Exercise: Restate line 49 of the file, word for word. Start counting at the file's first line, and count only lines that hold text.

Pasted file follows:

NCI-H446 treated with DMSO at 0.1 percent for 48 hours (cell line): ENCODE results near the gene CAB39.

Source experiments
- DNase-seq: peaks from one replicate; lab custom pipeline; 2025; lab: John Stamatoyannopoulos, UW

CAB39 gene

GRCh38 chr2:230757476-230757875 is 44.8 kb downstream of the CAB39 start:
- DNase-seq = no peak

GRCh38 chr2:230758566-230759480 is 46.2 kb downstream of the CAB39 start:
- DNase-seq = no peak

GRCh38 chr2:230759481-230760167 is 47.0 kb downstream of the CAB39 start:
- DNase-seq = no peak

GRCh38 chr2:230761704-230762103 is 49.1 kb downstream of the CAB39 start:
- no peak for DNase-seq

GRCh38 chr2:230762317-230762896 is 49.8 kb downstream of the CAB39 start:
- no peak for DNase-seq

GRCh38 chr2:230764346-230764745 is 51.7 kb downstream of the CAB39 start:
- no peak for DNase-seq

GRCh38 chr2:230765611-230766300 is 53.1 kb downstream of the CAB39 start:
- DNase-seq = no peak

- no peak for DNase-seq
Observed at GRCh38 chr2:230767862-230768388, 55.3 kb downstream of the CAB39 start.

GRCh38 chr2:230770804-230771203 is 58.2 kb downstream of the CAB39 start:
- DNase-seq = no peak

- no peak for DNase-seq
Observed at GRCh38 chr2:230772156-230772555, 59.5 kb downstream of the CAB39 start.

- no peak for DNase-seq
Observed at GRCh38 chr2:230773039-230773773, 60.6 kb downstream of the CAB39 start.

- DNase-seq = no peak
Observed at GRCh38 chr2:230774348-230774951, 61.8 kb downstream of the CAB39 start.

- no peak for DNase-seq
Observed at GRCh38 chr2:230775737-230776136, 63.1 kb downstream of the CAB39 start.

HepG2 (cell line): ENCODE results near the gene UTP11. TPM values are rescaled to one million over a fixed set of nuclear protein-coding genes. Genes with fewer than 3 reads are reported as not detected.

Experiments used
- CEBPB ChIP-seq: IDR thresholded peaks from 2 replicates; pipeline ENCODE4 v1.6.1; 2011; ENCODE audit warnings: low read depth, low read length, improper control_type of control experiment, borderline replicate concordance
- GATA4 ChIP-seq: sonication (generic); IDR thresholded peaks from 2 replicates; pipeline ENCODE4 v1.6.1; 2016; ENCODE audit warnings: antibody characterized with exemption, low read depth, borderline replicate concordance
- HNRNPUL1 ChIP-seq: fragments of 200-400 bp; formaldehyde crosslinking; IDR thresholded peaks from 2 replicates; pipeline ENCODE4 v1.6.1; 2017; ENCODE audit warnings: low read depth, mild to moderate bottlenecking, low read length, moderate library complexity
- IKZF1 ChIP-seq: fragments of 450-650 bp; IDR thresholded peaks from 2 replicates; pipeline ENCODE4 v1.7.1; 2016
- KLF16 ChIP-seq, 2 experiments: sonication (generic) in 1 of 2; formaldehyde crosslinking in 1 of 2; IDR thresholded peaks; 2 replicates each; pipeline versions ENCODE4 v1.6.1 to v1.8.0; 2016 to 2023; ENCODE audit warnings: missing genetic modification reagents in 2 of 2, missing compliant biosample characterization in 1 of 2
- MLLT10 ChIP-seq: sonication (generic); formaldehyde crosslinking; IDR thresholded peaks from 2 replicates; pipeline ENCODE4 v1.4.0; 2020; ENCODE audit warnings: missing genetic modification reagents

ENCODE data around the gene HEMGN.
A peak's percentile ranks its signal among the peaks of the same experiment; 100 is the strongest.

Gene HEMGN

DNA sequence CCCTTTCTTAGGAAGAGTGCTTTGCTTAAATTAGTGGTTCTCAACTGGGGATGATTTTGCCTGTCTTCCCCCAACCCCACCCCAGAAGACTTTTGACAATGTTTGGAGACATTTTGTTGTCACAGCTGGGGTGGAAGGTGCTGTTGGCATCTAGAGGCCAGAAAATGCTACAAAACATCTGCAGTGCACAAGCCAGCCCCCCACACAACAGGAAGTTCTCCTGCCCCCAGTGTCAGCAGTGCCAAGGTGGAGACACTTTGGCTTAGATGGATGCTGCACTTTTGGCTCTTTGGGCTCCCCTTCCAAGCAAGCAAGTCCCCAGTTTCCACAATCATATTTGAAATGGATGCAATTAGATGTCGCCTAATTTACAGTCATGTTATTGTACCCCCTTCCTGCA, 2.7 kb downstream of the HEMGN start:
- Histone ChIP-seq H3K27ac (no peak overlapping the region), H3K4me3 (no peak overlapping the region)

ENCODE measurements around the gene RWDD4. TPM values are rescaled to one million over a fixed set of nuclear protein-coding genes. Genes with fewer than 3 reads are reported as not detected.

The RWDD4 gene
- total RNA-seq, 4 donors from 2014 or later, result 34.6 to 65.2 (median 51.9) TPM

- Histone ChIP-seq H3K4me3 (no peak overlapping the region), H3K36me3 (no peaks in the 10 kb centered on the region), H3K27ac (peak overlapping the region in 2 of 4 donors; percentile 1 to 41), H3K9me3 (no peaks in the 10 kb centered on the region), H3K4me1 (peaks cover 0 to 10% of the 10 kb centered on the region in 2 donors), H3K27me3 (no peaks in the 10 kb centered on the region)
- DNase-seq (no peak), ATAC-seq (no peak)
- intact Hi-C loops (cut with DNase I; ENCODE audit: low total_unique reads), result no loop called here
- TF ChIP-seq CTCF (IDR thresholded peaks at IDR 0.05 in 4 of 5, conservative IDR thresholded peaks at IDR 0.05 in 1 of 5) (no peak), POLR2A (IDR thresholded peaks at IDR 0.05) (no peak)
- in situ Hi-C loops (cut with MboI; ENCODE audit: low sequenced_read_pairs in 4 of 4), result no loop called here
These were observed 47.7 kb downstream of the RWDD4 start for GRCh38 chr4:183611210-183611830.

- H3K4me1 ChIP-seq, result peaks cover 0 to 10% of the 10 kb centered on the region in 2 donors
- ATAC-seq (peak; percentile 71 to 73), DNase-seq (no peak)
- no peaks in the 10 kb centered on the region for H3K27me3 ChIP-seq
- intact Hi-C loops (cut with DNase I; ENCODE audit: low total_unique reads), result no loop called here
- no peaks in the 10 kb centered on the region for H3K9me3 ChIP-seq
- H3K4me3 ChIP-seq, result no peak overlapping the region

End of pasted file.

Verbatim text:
- intact Hi-C loops (cut with DNase I; ENCODE audit: low total_unique reads), result no loop called here